Little Shoppe of Horrors #42 Coming!

LSoH42Richard Klemensen has been putting out Little Shoppe of Horrors for 47 years. Let that sink in a minute. Close to a half a century. If that doesn’t show the passion this man has, for his love of Hammer Films, as well as other British horror films, to keep going this long I don’t know what else would. Not to mention that the information within the amazing artwork he always has for his front and back covers, is top-notch, filled with plenty of information and stories about these classic movies that we love. So why not continue to support these independent, old-fashion, print magazines, and help keep them alive, by ordering the newest issue of LSoH now!

What is in the new issue, you ask? Ever hear of Village of the Damned, starring George Sanders and Barbara Shelley? It’s one of the best of British horror cinema from that era and is the cover story of this new issue. With an amazing cover by Steve Karchin, you’ll get to learn all about the making of Village in the Anthony McKay’s essay. There is also an interview with Max Rosenberg, who was co-founders of Amicus Films, as well as part 1 of The Hammer Diaries of Christopher Wicking. Wicking wrote three films for Hammer and worked for them for almost three years, where he kept a diary when he was a Script Supervisor. So you’ll get to read all the insights of went on during the early ’70s as Hammer was struggling to stay afloat.

All this and all the usual great things that make this one of my favorite magazines and one that I pick up religiously. I’m still in the process of ordering all the back issues that came out before I started buying it with issue #8, back in…1984!!!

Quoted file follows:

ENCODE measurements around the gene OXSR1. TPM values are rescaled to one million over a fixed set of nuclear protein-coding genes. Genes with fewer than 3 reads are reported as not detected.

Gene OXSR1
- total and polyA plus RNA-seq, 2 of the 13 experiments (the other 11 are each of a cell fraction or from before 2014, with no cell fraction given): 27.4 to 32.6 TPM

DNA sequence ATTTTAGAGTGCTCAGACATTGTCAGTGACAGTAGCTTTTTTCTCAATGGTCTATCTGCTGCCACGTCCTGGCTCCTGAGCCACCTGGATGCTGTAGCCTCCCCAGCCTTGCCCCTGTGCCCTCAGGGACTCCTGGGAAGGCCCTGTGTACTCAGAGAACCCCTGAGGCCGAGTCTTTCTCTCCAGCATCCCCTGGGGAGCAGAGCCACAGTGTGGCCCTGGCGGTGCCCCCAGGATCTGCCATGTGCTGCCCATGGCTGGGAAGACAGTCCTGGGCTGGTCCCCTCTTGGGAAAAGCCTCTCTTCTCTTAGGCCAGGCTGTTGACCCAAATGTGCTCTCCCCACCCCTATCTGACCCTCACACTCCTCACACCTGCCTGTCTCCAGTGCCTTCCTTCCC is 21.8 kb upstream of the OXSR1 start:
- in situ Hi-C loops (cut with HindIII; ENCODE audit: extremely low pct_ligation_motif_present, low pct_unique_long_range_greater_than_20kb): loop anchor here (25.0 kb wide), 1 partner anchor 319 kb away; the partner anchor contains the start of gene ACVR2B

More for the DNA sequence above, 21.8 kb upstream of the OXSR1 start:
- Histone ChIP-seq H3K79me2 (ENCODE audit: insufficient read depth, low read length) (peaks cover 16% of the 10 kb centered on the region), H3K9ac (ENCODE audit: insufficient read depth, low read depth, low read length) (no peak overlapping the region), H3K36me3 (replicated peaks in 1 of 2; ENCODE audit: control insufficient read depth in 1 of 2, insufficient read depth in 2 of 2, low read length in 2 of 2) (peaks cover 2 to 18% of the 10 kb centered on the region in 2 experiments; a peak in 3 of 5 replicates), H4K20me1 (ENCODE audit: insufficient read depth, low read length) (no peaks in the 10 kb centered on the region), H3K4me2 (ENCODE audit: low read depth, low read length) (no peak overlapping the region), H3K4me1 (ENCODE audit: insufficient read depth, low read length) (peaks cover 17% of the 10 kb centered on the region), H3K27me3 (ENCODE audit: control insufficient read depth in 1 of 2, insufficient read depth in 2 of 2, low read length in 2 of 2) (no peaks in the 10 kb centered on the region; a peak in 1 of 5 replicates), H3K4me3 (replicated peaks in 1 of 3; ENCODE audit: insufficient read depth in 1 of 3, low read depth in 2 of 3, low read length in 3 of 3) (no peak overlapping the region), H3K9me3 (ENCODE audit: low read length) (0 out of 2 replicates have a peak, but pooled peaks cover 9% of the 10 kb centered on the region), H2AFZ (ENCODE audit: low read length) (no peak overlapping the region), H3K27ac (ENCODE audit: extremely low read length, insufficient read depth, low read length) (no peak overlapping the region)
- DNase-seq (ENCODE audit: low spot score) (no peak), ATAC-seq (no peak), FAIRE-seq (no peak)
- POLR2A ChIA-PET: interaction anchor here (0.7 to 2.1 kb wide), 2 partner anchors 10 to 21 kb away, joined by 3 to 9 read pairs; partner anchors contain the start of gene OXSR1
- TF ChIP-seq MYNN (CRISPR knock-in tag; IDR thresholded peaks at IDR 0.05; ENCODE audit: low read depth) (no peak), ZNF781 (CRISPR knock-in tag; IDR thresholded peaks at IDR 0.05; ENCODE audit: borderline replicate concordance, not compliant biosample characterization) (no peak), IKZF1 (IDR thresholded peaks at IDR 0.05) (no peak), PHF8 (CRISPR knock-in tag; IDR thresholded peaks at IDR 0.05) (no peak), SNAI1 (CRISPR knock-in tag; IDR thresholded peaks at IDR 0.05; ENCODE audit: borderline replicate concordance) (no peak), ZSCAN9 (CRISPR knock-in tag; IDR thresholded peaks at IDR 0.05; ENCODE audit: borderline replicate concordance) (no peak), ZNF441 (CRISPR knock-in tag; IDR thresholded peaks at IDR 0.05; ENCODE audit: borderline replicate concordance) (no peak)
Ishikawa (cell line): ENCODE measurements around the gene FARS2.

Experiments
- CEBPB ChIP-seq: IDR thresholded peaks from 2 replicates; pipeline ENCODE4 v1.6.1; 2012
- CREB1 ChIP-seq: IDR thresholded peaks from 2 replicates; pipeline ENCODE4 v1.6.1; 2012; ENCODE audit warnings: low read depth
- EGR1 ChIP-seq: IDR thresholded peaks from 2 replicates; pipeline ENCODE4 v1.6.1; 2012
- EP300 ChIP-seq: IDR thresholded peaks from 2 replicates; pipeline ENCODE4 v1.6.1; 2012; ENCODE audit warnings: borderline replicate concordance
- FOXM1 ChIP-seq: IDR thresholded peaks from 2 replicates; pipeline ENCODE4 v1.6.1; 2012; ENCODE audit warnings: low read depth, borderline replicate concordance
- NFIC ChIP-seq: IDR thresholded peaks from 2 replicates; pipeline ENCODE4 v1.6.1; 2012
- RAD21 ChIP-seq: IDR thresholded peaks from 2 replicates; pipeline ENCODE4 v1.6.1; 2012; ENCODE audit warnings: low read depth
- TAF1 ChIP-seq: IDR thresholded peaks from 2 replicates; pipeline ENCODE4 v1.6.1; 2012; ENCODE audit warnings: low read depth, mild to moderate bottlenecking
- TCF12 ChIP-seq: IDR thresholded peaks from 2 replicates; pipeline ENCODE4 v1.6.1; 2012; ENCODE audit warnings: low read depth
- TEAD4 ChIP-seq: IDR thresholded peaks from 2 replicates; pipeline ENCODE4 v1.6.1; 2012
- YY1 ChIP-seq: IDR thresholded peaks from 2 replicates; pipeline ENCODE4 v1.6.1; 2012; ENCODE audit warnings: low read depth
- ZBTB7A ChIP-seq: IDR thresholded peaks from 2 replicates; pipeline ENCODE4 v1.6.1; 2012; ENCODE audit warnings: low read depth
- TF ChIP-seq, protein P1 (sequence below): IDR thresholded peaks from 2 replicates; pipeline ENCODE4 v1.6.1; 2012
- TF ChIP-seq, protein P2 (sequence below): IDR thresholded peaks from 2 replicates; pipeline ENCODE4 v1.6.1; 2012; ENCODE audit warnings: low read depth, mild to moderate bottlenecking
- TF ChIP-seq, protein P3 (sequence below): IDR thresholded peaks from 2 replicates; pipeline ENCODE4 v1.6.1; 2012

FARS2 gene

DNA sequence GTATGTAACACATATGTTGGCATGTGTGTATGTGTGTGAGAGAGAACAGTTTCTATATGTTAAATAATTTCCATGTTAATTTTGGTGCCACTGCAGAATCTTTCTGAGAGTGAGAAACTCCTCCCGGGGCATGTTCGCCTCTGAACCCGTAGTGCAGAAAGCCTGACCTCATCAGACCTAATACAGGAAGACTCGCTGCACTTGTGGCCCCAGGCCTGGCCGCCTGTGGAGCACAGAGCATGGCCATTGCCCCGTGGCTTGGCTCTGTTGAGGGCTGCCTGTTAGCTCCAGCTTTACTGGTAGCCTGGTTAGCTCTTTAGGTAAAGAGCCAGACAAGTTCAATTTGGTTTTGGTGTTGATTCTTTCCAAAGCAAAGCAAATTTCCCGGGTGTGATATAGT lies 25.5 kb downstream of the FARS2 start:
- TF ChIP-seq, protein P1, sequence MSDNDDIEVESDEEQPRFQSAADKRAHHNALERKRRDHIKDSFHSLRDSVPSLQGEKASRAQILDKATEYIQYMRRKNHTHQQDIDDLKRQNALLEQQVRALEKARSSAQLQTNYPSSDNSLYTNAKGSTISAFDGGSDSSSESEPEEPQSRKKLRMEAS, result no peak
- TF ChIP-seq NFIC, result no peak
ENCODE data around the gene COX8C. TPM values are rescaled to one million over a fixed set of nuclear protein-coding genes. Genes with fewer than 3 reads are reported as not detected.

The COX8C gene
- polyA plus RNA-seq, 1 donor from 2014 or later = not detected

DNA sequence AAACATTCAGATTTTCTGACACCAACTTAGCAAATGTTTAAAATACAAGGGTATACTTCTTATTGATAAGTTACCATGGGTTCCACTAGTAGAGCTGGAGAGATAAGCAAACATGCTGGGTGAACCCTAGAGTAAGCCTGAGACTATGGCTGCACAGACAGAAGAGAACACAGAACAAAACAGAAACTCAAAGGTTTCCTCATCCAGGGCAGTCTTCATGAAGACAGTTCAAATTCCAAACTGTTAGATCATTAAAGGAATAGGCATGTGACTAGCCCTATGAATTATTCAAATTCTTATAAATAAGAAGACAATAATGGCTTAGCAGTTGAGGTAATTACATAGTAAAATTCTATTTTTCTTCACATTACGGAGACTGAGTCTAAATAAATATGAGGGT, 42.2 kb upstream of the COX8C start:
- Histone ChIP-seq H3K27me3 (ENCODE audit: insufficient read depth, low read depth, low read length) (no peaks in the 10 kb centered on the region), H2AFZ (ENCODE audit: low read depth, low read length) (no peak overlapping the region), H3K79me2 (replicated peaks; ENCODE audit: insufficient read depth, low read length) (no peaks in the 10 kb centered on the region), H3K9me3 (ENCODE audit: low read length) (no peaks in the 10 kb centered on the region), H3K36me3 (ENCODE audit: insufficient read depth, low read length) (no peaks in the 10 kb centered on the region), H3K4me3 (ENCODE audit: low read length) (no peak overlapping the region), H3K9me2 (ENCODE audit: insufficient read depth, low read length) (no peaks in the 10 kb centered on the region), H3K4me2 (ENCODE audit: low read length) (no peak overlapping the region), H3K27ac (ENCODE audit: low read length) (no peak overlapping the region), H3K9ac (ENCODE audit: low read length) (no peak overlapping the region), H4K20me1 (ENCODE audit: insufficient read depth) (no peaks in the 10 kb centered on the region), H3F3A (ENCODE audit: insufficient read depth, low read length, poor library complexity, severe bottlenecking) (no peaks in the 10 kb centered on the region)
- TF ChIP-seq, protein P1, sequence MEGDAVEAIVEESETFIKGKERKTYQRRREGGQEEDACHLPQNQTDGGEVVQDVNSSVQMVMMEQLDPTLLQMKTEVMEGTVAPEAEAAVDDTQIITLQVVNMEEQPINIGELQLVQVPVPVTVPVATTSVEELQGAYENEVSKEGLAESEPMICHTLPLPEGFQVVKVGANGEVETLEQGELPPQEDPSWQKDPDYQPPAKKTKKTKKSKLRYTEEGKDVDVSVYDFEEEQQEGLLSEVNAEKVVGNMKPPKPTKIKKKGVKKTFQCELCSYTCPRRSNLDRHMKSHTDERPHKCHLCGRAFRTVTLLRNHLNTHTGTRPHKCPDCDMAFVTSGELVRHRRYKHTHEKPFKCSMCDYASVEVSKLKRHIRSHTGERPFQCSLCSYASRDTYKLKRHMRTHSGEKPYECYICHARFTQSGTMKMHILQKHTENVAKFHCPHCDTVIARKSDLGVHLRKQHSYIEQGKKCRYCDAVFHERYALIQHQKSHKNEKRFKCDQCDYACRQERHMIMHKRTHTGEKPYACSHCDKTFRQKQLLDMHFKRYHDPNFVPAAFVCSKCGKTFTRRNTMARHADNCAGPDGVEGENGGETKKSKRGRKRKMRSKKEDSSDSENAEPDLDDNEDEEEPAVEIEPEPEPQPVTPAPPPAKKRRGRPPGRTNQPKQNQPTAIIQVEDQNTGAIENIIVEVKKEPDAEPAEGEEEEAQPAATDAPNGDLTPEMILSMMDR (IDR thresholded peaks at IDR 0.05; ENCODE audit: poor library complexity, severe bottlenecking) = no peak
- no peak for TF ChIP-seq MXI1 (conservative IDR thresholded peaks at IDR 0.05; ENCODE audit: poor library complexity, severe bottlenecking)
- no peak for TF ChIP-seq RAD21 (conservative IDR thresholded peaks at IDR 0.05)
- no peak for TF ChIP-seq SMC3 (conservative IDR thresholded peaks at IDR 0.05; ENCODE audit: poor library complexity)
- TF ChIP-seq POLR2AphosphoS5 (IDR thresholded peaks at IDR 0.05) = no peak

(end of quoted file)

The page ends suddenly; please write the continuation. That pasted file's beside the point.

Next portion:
You can place your order now by heading over to their website HERE. Keep showing your support by ordering your copy now! Issue #42 will be shipping out May 6th.

Psychomania Rides Again…on Blu-ray!

psychomania-bluray

Fans of ’70s British horror films are well aware of the 1973 film Psychomania, also known as The Death Wheelers! Director Don Sharp gives us not just a film about a ruthless gang of bikers, but undead bikers! Sharp gave us a The Kiss of the Vampire (1963), Devil-Ship Pirates (1964), and Rasputin: The Mad Monk (1966) for Hammer Studios, but also gave us two treasures that don’t get enough love, Witchcraft (1964) and Curse of the Fly (1965).

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Horror History: Tom Conway

tomconwayTom Conway
Born Sept. 15th, 1904 – Died April 22nd, 1967

Older brother of actor George Sanders, Tom had to change his name after he lost a bet with his brother on who would change their name for show business.  Born in a wealthy Russian family that were forced to leave and move to England for some reason, political or otherwise.  While Conway appeared in quite a few films in his career, he never really hit the big time.  Even starring in 3 films for Val Lewton in the early ’40s, such as The Cat People (1942), I Walked with a Zombie (1943), and The Seventh Victim (1943), his career just never took off or lasted that long.  Due to his failing eyesight and problems with alcoholism, worked started to get fewer and fewer.  He did appear in two films for Edward L. Cahn, The She-Creature (1956) and Voodoo Woman (1957).

The later part of his life was spend with very little money and even less fame.  At the end, he was found dead in his girlfriend’s bed, at the age of 62.  It is a shame that a somewhat talented actor who was doing pretty good at one point in his life, but possibly due to the alcoholism, it effected his career too much for him to stay working.  But at least we can still remember him and his work, even after all years later.